As a prototype of genomics-guided precision medicine, individualized thiopurine dosing based on pharmacogenetics is a highly effective way to mitigate hematopoietic toxicity of this class of drugs. Recently, NUDT15 deficiency was identified as a genetic cause of thiopurine toxicity, and NUDT15-informed preemptive dose reduction was quickly adopted in clinical settings. To exhaustively identify pharmacogenetic variants in this gene, we developed massively parallel NUDT15 function assays to determine the variants' effect on protein abundance and thiopurine cytotoxicity. Of the 3,097 possible missense variants, we characterized the abundance of 2,922 variants and found 54 hotspot residues at which variants resulted in complete loss of protein stability. Analyzing 2,935 variants in the thiopurine cytotoxicity-based assay, we identified 17 additional residues where variants altered NUDT15 activity without affecting protein stability. We identified structural elements key to NUDT15 stability and/or catalytical activity with single amino acid resolution. Functional effects for NUDT15 variants accurately predicted toxicity risk alleles in patients treated with thiopurines with far superior sensitivity and specificity compared to bioinformatic prediction algorithms. In conclusion, our massively parallel variant function assays identified 1,152 deleterious NUDT15 variants, providing a comprehensive reference of variant function and vastly improving the ability to implement pharmacogenetics-guided thiopurine treatment individualization.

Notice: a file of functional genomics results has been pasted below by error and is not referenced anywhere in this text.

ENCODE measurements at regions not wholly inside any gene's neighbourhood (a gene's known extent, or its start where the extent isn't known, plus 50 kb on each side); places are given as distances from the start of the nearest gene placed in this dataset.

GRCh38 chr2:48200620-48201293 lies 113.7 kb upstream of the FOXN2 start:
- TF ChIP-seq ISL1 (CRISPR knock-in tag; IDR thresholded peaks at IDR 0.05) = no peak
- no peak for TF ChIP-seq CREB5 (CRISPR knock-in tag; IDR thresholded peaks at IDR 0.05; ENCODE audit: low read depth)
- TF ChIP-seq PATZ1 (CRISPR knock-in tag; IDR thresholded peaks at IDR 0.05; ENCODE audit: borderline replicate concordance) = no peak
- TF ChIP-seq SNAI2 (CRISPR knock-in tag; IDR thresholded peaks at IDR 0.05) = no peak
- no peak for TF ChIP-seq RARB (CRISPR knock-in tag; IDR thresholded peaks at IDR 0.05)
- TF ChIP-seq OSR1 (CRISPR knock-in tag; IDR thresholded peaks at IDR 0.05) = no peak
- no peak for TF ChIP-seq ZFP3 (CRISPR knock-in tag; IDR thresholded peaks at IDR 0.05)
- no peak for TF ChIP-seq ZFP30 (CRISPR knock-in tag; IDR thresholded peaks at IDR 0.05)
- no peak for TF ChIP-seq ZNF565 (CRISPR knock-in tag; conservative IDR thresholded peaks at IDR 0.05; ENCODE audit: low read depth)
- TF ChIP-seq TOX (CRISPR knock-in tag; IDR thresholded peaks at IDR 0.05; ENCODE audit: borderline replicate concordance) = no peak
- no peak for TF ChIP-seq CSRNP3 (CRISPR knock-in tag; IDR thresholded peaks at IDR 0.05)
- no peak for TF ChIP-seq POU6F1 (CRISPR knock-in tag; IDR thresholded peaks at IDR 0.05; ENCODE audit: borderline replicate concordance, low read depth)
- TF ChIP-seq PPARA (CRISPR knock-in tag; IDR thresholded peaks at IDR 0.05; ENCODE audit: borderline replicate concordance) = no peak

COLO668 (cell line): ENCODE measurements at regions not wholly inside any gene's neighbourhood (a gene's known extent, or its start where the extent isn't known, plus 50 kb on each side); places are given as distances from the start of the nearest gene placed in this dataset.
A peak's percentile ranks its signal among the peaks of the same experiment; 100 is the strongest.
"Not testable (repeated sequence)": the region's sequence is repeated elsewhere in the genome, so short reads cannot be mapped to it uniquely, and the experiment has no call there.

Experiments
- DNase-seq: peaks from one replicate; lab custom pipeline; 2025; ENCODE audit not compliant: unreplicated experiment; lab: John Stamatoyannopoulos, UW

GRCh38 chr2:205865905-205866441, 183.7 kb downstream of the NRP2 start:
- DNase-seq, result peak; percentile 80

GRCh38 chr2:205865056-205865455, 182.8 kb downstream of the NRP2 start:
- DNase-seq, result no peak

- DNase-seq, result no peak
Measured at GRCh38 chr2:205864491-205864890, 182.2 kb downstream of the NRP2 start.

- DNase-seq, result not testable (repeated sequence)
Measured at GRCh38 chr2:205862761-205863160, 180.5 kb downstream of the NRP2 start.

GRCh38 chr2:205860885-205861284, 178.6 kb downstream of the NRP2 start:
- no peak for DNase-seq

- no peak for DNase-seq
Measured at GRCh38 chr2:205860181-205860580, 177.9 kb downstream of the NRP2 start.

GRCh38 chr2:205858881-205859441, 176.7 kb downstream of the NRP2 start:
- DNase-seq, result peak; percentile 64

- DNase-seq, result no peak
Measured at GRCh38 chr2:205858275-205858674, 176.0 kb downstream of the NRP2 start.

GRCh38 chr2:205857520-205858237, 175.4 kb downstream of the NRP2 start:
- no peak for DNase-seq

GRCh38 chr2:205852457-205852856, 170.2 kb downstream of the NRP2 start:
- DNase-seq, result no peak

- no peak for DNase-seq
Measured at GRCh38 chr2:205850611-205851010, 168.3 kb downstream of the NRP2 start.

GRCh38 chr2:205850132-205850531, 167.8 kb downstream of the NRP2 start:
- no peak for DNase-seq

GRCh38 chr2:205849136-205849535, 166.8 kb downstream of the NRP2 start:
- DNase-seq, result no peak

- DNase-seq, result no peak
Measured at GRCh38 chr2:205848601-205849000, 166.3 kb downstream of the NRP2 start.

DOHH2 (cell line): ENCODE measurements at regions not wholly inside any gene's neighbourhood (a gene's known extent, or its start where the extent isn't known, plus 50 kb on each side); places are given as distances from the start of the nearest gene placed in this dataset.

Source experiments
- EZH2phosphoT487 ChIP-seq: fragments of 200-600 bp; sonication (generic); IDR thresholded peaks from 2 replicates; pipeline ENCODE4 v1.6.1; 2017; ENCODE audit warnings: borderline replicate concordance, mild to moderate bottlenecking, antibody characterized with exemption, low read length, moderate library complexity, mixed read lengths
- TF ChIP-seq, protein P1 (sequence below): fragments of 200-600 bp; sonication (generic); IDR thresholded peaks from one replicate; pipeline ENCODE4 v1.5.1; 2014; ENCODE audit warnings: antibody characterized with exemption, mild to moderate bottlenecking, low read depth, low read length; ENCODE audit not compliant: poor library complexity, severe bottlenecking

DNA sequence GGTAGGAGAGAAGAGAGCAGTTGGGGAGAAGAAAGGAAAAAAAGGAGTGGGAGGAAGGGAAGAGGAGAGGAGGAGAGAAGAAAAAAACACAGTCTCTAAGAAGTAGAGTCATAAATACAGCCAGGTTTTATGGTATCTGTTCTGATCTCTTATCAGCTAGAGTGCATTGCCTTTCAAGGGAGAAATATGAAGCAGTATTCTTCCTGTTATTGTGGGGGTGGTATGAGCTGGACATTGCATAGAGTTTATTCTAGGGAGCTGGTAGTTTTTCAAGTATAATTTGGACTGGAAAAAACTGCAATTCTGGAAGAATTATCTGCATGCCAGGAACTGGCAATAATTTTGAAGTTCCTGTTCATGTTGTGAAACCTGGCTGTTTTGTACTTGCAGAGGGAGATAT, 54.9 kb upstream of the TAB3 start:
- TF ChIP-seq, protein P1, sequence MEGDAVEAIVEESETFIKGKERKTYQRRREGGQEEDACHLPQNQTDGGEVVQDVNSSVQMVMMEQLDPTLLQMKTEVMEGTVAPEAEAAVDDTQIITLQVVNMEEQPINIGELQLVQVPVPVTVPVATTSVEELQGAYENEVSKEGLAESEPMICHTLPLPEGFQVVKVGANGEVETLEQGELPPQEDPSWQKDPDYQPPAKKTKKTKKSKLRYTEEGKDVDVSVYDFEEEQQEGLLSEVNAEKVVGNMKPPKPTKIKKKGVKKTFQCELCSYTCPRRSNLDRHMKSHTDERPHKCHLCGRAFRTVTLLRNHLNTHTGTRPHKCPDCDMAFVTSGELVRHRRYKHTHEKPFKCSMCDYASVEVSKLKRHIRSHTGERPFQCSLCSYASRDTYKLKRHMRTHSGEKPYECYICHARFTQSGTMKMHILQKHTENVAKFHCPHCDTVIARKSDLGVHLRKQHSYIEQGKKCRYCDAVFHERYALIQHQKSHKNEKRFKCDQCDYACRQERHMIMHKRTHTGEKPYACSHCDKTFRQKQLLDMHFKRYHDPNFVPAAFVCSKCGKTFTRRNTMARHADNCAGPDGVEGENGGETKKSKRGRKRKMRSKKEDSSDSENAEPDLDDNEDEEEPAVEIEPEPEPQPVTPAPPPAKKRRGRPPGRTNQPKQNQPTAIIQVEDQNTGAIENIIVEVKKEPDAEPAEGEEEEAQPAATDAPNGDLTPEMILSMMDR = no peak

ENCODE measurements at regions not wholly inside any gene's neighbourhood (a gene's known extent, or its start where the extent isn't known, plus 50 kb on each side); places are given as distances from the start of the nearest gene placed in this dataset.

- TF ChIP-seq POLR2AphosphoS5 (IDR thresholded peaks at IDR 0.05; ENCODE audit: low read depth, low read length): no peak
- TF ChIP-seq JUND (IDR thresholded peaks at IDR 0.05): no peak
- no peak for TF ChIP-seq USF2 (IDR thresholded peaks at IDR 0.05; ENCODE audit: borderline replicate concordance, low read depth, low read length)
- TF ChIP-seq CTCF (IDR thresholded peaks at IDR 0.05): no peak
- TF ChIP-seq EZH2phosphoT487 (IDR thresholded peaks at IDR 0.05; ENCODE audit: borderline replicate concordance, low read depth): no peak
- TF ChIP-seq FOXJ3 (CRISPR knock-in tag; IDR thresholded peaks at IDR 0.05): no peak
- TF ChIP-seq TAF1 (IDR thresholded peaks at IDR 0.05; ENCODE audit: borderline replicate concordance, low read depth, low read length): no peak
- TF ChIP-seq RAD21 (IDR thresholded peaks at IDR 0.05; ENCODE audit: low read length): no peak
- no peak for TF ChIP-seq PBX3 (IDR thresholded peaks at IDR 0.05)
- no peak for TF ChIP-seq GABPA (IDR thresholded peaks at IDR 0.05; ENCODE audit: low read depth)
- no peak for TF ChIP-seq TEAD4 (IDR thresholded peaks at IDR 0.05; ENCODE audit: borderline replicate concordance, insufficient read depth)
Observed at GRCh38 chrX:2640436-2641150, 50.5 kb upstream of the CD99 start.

Keywords: NUDT15; massively parallel variant function assay; pharmacogenetics; thiopurines.